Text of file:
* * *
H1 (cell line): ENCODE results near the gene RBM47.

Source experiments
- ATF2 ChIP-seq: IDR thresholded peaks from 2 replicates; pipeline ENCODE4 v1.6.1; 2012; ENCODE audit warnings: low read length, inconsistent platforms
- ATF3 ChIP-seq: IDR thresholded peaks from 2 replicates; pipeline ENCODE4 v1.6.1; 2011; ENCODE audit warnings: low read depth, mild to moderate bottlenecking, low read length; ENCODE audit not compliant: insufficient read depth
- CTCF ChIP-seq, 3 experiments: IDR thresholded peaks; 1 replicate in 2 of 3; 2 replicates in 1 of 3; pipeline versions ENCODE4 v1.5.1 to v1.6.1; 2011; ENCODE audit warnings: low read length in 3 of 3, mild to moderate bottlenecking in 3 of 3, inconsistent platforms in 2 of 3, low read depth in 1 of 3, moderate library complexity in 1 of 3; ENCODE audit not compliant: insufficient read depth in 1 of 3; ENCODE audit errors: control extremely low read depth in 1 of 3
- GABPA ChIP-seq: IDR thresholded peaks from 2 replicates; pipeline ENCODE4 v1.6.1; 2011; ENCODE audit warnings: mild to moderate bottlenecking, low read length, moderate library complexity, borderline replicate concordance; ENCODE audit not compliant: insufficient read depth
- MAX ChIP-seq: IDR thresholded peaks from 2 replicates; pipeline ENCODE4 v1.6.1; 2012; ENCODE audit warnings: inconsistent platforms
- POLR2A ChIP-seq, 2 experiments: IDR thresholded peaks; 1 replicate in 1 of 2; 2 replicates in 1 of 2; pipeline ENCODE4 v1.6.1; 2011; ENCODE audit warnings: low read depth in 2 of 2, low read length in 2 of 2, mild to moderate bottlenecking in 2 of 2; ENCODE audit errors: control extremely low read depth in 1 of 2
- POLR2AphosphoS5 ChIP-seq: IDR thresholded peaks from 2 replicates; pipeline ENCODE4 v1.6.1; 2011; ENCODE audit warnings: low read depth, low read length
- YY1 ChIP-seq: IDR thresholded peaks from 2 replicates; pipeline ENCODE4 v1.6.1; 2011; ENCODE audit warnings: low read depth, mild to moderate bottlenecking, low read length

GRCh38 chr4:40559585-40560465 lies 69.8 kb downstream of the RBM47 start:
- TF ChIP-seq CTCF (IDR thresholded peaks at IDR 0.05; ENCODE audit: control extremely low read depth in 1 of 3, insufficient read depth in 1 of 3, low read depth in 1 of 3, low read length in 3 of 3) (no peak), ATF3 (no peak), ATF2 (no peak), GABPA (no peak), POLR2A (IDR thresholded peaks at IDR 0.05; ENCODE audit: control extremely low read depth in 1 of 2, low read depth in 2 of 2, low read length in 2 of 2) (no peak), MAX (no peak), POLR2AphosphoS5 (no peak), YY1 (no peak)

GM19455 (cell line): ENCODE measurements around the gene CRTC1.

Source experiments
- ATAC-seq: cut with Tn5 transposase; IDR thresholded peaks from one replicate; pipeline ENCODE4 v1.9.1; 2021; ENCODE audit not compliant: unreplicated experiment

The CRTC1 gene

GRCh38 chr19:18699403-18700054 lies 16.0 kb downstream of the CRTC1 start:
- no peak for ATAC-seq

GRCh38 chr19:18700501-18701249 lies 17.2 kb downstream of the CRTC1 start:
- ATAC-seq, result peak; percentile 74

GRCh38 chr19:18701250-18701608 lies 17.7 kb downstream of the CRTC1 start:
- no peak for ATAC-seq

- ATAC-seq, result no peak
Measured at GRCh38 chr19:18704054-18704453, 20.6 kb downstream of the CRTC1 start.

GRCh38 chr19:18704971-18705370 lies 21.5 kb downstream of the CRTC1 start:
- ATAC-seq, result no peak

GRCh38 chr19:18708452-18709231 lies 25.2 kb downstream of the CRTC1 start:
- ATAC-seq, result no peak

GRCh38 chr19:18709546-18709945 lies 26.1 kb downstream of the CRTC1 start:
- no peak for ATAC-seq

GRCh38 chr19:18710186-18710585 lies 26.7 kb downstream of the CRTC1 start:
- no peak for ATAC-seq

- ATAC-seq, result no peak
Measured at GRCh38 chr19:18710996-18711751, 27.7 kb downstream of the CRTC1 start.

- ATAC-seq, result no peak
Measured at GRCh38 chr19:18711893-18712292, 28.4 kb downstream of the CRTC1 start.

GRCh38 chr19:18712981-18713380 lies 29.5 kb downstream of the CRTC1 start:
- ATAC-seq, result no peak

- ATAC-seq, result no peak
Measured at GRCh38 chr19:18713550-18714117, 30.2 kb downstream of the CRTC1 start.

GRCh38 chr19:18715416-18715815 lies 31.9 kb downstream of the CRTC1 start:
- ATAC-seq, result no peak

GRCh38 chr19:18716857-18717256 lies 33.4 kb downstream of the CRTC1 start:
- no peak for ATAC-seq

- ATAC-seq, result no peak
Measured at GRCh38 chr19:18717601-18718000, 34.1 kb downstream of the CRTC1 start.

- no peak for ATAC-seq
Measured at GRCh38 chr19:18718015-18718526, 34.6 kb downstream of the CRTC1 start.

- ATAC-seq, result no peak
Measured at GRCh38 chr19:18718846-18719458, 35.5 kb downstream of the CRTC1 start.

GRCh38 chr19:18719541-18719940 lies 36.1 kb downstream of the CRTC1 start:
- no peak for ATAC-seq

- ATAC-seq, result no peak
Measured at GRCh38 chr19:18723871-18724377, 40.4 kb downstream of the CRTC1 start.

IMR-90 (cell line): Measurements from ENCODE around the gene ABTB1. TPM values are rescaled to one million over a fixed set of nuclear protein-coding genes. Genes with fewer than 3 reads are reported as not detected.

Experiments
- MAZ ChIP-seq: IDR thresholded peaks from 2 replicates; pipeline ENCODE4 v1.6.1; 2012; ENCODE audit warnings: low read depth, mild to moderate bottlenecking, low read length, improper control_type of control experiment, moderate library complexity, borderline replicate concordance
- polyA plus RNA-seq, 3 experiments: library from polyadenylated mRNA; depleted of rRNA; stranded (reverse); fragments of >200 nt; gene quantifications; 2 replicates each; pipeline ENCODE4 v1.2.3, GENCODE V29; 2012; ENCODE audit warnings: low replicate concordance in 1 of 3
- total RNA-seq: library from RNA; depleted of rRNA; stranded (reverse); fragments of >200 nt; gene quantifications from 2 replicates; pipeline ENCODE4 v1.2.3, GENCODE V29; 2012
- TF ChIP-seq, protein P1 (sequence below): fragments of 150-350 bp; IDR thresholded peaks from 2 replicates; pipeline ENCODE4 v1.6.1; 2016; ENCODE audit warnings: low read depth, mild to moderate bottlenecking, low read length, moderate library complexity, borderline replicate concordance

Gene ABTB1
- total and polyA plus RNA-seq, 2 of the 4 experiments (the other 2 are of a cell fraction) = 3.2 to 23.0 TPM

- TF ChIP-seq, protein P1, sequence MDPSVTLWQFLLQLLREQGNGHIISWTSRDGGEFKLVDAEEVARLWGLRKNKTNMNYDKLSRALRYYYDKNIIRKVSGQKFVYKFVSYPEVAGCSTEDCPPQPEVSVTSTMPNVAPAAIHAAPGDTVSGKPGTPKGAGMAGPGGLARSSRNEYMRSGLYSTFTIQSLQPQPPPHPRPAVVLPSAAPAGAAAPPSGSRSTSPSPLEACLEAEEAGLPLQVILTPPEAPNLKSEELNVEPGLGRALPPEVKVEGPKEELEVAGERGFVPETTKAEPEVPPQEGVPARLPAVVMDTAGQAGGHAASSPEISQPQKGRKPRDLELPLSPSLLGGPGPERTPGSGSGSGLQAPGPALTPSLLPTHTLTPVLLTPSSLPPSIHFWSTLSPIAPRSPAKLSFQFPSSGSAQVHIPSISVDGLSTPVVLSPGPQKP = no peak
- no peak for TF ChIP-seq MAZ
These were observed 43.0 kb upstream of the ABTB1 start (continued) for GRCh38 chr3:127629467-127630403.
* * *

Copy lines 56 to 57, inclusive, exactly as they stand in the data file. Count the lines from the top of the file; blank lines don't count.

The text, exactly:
Experiments
- MAZ ChIP-seq: IDR thresholded peaks from 2 replicates; pipeline ENCODE4 v1.6.1; 2012; ENCODE audit warnings: low read depth, mild to moderate bottlenecking, low read length, improper control_type of control experiment, moderate library complexity, borderline replicate concordance